Saturday, July 7, 2012

Robin Waterfield on the Death of Socrates

Robin Waterfield is remarkable as a prolific author who maintains a high quality in his work.  A classics scholar, he has translated numerous works from the Greek.  Especially to be noted is his annotated translation of Plato's Republic.   Waterfield has produced an interesting biography of a third-rate figure, Kahlil Gibran.   More noteworthy is Waterfield's Why Socrates Died:  Dispelling the Myths (2009).

Waterfield believes that the move to condemn and execute Socrates arose from Athenians who were angered by the deeds of his most famous pupils, Alcibiades and Critias.   Alcibiades is notorious, while the lesser-known Critias was the leader of the Thirty, a group of oligarchs who led a coup against Athenian democracy.

Waterfield gives essential background information regarding the Peloponnesian civil war, the Athenian system of government, and the Athenian legal system.   The trial had to be completed in one day.  This temporal limit for trials reminds one of the temporal limit for classical tragedy.

Waterfield helps us to understand Aristophanes' representation of Socrates in "The Clouds," as well as the differing accounts of the apology of Socrates which have been left to us by Plato and by Xenophon.  It is unexpected, though, to learn that Socrates was on the side of the oligarchs and opposed to Athenian democracy (limited democracy though it was).   This seems to run counter to Nietzsche's perception of Socrates as a champion of the decadent democratic forces.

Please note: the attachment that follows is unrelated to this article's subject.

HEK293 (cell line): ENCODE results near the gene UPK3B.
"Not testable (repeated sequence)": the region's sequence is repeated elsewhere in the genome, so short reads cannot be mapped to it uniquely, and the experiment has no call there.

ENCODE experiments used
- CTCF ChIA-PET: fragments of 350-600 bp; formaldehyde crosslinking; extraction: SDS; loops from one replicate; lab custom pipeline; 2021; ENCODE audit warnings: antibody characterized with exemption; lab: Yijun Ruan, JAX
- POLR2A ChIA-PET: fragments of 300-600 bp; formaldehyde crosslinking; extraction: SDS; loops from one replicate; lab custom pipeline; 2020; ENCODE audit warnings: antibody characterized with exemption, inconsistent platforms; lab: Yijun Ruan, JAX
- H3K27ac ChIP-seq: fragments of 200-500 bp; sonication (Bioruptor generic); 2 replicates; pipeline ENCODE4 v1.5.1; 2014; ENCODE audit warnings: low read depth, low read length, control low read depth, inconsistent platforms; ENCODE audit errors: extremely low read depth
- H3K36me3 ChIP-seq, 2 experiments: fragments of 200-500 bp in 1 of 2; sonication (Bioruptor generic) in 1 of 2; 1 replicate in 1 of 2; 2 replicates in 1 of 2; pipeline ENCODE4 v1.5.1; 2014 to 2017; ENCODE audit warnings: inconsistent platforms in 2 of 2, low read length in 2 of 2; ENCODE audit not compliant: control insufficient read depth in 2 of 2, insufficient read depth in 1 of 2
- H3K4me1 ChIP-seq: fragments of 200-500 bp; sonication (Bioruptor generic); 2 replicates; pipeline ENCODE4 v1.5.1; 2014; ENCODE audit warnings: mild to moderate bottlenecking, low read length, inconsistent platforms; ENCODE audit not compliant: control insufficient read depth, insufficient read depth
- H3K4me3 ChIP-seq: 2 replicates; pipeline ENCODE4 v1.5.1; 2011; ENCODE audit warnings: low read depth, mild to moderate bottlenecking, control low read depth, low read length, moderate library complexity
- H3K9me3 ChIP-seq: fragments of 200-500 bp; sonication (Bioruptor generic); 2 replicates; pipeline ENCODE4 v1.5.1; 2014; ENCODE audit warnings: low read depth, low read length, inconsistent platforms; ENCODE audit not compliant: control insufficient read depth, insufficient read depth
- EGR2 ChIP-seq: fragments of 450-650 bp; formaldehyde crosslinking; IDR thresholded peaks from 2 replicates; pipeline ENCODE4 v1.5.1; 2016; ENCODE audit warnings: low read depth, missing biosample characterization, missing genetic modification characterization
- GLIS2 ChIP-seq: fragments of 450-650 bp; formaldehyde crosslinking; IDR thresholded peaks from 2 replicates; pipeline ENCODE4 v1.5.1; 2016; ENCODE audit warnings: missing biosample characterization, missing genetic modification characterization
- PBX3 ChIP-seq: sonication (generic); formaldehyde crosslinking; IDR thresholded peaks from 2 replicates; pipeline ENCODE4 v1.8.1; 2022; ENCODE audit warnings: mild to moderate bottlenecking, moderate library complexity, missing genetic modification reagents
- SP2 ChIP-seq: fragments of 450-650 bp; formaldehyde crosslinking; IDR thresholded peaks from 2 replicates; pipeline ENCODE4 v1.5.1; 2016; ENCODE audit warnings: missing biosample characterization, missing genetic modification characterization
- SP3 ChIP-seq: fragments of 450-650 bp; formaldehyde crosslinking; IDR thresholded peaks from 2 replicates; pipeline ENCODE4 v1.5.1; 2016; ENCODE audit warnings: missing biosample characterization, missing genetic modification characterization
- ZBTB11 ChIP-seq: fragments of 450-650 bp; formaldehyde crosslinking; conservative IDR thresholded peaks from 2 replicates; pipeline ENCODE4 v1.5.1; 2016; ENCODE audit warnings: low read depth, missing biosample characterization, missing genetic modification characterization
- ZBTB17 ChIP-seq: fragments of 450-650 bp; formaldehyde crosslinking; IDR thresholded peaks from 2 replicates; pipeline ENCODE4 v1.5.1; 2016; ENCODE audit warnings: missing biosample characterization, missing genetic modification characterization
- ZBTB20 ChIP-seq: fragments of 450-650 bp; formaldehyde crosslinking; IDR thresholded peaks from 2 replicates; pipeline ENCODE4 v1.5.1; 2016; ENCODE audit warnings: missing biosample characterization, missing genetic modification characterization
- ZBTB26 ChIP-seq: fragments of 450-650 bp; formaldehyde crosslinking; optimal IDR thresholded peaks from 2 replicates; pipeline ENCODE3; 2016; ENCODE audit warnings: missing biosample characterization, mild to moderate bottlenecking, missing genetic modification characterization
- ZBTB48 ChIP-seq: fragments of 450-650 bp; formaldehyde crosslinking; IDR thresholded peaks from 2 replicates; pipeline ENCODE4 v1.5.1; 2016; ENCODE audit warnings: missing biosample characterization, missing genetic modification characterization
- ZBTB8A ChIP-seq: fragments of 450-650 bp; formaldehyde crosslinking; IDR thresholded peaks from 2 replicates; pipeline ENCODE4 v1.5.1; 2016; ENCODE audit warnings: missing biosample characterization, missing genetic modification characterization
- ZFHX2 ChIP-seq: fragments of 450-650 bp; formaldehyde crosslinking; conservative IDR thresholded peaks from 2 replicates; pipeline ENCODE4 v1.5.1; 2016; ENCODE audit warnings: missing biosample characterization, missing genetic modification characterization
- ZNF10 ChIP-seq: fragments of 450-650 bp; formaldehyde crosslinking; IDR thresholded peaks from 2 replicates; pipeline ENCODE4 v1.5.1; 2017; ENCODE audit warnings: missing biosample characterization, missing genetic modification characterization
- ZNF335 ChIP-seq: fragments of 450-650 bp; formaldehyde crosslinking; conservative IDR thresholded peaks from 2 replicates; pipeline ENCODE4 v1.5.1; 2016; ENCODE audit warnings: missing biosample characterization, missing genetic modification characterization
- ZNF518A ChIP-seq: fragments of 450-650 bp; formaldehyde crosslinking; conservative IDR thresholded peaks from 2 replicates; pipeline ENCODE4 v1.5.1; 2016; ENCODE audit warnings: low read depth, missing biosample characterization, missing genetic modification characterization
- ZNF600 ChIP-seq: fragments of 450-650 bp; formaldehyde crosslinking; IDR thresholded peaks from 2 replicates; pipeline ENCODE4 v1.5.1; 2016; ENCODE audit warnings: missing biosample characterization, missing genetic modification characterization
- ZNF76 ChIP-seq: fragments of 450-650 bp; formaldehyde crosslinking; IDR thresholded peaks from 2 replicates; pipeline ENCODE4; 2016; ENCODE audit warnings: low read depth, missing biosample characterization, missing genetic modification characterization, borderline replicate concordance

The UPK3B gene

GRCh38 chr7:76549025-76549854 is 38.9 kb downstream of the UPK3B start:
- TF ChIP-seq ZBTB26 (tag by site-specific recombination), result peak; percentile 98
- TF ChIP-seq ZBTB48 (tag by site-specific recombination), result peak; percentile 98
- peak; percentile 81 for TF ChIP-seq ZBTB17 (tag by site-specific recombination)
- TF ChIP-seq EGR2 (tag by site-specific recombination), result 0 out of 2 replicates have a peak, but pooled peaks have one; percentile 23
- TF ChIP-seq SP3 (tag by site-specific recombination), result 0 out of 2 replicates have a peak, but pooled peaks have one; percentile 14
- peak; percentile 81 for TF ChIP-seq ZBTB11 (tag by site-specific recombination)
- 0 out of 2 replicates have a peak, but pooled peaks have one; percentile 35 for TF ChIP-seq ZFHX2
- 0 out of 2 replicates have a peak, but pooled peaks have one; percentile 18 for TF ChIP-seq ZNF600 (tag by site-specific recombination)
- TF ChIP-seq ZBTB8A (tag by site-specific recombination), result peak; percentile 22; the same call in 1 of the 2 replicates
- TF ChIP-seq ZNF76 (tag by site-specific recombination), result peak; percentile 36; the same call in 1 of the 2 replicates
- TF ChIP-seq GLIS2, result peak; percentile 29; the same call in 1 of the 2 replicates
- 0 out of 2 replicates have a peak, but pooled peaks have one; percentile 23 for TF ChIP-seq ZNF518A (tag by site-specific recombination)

Socrates' death appears to be a type of martyrdom, according to Waterfield's account.  The last paragraph of his book strongly suggests that Socrates gave his life to save the city he loved:

" Socrates' last words, uttered to his old friend Crito from his deathbed in prison as the poison took hold of his body were, ' Crito, we owe a cock to Asclepius.  Please make sure you pay the debt. '   Asclepius was the healing god, whose worship had been introduced into Athens less than thirty years previously.   These famous and mysterious words have attracted numerous interpretations.   I would like to add one more.   Playing on the close link between pharmakos and pharmakon, ' scapegoat ' and ' cure,' Socrates saw himself as healing the city's ills by his voluntary death.   A thanks offering to the god of healing was due. " 

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